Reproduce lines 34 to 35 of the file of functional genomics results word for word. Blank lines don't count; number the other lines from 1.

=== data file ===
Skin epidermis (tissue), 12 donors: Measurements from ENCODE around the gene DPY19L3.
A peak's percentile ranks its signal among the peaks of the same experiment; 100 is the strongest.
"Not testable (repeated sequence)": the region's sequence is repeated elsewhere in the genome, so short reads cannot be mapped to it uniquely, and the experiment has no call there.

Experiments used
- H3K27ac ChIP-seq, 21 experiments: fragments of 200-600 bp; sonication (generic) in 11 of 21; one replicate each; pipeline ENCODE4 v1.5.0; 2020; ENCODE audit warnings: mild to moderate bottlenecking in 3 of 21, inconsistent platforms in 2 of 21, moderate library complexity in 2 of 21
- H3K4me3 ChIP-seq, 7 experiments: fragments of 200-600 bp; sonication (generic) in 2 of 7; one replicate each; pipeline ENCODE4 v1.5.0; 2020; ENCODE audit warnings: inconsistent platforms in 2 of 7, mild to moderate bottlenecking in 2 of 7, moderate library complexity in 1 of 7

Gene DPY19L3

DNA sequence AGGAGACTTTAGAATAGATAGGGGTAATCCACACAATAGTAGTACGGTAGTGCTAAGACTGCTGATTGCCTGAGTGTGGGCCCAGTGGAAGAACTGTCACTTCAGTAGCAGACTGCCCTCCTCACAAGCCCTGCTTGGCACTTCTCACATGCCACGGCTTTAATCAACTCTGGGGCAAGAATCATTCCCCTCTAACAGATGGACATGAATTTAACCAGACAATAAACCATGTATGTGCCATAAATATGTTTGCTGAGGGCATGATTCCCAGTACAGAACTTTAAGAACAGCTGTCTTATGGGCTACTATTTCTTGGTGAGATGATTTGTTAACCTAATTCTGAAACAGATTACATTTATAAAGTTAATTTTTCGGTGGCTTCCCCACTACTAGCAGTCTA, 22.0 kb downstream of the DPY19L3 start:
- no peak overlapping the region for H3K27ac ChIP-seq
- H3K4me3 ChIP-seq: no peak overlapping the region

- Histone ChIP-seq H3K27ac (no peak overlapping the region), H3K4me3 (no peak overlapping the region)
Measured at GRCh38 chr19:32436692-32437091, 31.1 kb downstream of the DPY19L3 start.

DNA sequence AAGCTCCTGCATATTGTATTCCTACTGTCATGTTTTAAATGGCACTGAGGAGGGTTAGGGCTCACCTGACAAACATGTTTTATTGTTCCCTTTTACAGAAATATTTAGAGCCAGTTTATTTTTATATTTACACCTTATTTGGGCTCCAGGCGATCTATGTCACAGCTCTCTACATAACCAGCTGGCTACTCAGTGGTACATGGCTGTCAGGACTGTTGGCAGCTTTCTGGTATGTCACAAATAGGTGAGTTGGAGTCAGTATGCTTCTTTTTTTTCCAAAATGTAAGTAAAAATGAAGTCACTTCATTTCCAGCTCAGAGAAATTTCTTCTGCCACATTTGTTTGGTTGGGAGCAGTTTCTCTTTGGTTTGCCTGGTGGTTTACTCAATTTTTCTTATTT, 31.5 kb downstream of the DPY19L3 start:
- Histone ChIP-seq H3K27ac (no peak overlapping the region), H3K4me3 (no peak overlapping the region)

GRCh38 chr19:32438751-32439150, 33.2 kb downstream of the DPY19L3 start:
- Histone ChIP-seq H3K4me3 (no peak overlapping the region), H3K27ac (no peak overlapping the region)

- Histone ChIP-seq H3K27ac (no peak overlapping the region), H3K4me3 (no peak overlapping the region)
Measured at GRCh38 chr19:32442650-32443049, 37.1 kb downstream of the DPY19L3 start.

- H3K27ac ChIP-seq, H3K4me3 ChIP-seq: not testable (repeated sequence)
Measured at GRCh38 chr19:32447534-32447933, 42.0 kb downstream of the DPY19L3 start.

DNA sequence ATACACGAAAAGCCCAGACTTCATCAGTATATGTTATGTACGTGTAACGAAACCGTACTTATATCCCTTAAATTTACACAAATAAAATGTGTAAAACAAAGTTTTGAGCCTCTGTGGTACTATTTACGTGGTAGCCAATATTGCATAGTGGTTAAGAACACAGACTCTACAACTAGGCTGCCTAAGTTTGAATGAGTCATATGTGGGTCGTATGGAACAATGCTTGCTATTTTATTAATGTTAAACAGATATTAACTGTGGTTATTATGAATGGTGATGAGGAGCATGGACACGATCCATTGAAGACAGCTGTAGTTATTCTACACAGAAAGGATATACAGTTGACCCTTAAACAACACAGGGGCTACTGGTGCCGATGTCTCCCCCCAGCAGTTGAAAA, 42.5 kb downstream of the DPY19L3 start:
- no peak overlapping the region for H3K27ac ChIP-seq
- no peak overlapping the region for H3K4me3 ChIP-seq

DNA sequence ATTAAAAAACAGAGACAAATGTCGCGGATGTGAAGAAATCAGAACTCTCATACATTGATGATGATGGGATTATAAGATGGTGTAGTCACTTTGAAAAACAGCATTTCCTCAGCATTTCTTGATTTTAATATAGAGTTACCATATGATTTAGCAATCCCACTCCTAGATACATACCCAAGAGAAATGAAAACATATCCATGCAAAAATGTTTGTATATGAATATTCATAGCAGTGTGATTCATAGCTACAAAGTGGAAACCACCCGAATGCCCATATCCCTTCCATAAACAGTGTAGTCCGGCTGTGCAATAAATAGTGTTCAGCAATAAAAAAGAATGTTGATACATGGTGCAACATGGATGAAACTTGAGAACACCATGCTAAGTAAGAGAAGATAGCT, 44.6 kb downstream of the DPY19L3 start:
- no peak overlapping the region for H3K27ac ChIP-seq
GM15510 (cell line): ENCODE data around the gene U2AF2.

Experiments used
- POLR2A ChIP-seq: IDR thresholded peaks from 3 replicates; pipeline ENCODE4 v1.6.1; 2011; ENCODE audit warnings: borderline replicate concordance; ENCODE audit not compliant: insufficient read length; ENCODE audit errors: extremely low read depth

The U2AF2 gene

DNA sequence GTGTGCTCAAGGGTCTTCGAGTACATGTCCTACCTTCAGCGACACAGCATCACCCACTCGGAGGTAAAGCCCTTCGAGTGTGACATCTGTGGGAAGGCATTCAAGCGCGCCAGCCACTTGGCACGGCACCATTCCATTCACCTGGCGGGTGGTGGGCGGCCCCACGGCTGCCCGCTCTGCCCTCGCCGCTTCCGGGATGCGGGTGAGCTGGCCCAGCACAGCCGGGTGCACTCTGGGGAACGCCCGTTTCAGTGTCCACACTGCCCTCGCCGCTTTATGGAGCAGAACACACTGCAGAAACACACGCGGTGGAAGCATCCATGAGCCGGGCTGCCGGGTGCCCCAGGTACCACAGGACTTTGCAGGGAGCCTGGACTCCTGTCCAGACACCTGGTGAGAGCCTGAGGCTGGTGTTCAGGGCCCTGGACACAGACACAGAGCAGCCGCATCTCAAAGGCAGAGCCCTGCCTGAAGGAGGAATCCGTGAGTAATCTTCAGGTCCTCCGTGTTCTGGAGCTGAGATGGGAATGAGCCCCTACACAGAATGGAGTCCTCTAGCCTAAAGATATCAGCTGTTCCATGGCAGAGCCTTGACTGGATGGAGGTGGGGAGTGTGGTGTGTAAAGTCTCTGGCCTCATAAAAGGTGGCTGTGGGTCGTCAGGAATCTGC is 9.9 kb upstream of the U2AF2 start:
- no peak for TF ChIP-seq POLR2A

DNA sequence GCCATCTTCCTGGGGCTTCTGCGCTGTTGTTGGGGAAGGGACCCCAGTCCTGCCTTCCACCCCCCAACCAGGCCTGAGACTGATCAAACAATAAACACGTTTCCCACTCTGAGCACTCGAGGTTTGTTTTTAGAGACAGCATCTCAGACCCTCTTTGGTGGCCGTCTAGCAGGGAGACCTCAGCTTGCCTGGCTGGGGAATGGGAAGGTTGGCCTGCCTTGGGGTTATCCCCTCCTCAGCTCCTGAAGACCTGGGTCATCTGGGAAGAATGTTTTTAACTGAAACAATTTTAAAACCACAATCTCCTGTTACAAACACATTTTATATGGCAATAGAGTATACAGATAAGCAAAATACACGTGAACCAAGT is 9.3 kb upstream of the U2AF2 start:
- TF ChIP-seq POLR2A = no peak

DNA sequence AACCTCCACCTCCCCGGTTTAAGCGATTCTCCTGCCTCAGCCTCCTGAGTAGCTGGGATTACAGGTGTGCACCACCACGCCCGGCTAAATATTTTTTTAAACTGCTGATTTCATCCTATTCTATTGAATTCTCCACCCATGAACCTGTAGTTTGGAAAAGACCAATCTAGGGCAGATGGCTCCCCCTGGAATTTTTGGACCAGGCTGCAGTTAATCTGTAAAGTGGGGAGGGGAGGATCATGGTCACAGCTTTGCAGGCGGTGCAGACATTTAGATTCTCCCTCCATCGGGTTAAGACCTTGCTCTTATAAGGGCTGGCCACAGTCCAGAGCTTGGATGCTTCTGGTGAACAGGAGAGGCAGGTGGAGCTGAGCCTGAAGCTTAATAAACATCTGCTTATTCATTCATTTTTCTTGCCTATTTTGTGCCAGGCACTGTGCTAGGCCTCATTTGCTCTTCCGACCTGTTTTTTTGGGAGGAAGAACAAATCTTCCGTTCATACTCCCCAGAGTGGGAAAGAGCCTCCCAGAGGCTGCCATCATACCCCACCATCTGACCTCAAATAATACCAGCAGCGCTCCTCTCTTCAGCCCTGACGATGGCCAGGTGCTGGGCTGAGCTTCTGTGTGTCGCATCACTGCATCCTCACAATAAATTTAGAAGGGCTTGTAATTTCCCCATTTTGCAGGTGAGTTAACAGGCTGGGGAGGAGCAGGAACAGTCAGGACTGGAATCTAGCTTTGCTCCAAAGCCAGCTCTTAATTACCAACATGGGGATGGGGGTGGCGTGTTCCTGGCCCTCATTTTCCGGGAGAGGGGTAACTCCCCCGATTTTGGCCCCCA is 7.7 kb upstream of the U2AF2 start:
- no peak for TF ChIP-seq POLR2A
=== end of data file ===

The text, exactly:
DNA sequence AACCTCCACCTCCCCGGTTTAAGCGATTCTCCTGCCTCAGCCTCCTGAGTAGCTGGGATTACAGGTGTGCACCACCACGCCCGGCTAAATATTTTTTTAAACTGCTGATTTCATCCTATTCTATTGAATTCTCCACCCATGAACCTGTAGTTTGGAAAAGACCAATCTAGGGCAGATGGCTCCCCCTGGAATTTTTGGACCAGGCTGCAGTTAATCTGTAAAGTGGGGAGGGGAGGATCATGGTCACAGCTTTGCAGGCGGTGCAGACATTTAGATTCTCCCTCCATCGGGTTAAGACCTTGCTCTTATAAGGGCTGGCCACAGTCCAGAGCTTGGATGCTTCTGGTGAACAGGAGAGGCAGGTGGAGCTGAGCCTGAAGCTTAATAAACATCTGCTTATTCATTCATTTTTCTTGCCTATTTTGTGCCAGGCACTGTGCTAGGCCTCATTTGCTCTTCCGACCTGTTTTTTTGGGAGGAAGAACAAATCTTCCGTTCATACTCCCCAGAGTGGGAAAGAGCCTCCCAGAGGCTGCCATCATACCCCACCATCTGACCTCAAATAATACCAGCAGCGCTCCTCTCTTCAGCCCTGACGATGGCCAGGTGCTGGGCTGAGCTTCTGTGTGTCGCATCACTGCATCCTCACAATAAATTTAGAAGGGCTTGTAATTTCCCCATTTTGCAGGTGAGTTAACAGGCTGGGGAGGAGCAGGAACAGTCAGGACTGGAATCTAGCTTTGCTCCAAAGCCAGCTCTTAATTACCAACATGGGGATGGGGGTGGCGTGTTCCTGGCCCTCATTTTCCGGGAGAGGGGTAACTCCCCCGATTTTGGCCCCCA is 7.7 kb upstream of the U2AF2 start:
- no peak for TF ChIP-seq POLR2A